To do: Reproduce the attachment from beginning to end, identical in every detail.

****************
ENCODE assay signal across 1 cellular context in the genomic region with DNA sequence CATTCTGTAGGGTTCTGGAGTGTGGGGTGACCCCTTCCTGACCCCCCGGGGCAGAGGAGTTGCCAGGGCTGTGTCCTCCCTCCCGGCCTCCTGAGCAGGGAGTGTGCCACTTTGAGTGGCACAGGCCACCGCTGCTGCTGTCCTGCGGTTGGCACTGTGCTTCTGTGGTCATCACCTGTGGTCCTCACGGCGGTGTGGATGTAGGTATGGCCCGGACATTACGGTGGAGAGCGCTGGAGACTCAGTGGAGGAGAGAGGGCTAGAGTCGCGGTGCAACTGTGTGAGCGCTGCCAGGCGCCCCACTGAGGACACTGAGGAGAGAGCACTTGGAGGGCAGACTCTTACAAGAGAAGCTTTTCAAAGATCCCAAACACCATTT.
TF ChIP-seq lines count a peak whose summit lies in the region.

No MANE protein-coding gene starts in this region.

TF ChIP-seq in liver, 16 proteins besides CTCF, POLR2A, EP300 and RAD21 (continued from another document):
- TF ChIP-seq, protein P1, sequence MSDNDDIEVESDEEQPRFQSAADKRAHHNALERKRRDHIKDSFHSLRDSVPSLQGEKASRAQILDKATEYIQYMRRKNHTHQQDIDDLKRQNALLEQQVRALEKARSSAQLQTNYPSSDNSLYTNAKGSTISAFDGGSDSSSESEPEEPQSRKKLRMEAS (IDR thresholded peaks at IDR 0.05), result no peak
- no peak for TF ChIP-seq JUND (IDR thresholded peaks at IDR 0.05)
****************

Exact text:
ENCODE assay signal across 1 cellular context in the genomic region with DNA sequence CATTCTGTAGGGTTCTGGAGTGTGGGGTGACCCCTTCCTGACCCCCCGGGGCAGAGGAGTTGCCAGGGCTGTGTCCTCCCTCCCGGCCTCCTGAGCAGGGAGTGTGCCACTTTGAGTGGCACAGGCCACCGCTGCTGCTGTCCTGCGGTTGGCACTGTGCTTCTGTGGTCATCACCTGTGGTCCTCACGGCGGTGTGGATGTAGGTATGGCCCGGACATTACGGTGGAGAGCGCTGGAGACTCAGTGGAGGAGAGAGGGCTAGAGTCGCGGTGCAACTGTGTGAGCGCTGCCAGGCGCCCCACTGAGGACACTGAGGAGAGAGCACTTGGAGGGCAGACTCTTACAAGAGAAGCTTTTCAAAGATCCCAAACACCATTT.
TF ChIP-seq lines count a peak whose summit lies in the region.

No MANE protein-coding gene starts in this region.

TF ChIP-seq in liver, 16 proteins besides CTCF, POLR2A, EP300 and RAD21 (continued from another document):
- TF ChIP-seq, protein P1, sequence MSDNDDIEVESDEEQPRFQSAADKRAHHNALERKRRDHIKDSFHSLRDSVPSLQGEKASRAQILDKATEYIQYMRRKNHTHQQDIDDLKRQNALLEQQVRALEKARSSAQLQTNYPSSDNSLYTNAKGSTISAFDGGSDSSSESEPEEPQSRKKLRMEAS (IDR thresholded peaks at IDR 0.05), result no peak
- no peak for TF ChIP-seq JUND (IDR thresholded peaks at IDR 0.05)